Thursday, July 29, 2010

End of Camp

Yesterday was the last day of Summer camp. At most schools the NETs will have fun activities for the kids to do, games to play, movies to watch, arts and crafts and other bullshit to waste time with the illusion of teaching. Not at my school.

The Principal and Vice Principal here at asshole middle school think that the best way for students to spend their summer vacation is rote memorization of pointless dialogues. They think students "Need rearn diaroges for implove Englishee."

Last winter I spent two weeks planning fun activities and games that focused on improving the students conversation and listing abilities. Those were scrapped the week before camps began and replaced with 3 hours a day of dialogue practice and memorization. Never mind that none of them can speak or write in more than a three word sentence, and 90% of the time those sentences either begin with "Teacher" or "I'm". So I am not sure how memorization of the dialogue for making a hotel reservation is going to help them if they lack the ability to understand what the hell they are memorizing.

When the head of the Englishee dept asked me for plans for summer camp, I saw it coming. So I created simple pointless dialogues for the kids to "memorize" for the benefit of the Principal and Vice Principal, since if either of them showed up, it would only be for the first 15 minutes of class anyway. Then we would do fun activites for the next two hours. But then the VP decided that my dialogues were too short, and demanded twice as much as I prepared.

They wanted me to cut the fun activities and spend the whole three hours with memorization, practice, and drilling of the dialogues, which are simple but completely useless for the students to memorize. Even though I tried to dumb them down as much as possible they still had trouble with them.

Here is one of my dialogues:

Mike: What do you want to do tomorrow?
Sumin: I don’t know. How about a movie?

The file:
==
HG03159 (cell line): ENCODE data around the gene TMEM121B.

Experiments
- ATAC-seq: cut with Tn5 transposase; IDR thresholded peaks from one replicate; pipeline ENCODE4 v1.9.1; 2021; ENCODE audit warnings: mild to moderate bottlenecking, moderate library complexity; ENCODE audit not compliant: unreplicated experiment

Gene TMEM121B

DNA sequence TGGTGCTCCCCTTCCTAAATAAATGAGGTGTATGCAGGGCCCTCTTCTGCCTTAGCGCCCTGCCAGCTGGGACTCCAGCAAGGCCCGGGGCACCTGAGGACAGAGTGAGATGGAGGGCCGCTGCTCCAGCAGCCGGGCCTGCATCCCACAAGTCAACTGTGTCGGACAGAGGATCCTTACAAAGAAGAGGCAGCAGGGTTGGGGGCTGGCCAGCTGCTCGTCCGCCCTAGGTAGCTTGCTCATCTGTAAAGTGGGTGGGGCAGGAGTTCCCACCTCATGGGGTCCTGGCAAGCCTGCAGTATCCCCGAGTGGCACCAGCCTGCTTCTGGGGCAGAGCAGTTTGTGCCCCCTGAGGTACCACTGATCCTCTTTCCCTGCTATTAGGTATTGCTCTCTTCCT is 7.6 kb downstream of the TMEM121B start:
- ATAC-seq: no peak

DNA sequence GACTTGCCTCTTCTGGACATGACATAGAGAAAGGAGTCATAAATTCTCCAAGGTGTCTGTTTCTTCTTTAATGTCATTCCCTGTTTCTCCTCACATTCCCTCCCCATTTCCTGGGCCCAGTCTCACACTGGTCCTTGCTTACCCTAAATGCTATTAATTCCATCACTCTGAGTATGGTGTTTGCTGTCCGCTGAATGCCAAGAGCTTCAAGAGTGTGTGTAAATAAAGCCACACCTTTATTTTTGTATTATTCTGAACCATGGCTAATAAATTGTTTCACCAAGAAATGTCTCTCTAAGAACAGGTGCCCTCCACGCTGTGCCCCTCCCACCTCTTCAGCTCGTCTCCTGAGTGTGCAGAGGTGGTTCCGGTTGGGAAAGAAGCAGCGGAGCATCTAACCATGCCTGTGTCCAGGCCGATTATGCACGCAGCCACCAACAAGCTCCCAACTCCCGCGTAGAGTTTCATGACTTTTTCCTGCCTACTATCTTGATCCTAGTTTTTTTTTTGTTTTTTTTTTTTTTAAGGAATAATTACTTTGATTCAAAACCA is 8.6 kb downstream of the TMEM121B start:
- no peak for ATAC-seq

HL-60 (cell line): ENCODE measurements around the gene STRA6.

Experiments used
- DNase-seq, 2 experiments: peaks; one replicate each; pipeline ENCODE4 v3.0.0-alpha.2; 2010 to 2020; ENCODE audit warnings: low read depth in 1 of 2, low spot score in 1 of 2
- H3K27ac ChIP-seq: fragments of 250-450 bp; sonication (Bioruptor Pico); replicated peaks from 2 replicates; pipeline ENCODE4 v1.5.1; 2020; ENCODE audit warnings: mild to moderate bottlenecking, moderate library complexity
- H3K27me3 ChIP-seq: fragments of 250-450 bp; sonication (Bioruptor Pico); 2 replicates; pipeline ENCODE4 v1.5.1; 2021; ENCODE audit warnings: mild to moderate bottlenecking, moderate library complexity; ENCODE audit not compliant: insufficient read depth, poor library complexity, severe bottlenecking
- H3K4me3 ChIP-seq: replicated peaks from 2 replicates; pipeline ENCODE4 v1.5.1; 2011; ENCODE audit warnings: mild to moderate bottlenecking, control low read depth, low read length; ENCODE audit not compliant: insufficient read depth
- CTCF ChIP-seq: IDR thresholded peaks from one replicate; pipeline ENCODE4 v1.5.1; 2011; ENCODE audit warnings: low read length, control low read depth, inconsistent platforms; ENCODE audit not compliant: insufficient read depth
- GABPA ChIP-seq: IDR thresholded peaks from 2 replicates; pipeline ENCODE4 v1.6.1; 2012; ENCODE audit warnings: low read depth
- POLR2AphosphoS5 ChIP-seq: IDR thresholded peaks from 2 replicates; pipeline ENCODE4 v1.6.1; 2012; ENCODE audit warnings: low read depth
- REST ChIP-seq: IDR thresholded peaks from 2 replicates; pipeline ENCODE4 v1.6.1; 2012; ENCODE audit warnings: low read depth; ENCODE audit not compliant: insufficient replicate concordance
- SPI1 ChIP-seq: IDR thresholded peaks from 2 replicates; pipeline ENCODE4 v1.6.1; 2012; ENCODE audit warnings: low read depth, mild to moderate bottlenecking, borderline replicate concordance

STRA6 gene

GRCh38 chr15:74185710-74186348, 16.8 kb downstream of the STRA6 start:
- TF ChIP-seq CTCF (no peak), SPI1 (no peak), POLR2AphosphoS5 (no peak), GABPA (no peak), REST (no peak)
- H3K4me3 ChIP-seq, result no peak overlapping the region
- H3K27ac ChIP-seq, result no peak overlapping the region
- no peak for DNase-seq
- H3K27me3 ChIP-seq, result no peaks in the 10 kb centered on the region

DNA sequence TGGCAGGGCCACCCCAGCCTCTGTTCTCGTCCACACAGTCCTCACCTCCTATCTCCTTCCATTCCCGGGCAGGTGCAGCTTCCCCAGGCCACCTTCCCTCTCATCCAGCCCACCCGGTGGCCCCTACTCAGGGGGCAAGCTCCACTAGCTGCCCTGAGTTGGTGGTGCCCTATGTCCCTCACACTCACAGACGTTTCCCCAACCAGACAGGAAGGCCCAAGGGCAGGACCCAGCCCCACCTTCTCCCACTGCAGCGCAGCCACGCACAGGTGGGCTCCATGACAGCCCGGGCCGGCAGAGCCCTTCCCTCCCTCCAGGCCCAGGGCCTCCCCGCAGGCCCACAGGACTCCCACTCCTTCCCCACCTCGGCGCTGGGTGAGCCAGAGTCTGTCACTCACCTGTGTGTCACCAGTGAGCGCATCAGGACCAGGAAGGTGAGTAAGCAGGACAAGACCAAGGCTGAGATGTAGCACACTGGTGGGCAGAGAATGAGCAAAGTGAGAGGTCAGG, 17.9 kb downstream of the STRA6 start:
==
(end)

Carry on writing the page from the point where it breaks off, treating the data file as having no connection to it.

Mike: Yeah, that sounds like it will be fun.
Sumin: What do you want to do before the movie?
Mike: We could go out to eat.
Sumin: Yeah we should go get some hamburgers.
Mike: Ok, then let’s do that.
Sumin: Yeah lets!

I asked the students questions about it.

Me: Are Sumin and Mike going to eat before or after they watch the movie?
Student1: Hamburger?
Me: no.
Student2: Mike?
Me: Are Sumin and Mike....Going to eat.... Before or After... They watch the movie?
Student3: Hamburger?
Me: no. When are they going to eat? Are they going to eat BEFORE the movie, or are they going to eat AFTER the movie?
Student4: Hamburger?
Me: If the answer was not Hamburger the first two times...
Student 5: Mike?

The dialogues were pointless and boring and the VP loved it. But I did not want to spend 3 hours a day on it, so for all my classes I had the students read it out loud one time then move on to the next one. That way we would still have time to do fun activities that they might actually learn something from.

I asked my the head of the English dept. how the hell this was suppose to help the students with their English when they did not understand the dialogues at all. She told me "Students not understand diarogue, just repeat it untir dey understand." I guess that is why when you tell a Korean that you do not speak Korean they keep talking to you in Korean, they all think if you repeat something enough times the other person will just magically figure it out. I can guarrentee you however, if I have no fucking clue what you said the first time, i will have no fucking clue the next three times you say it, so save your breath.

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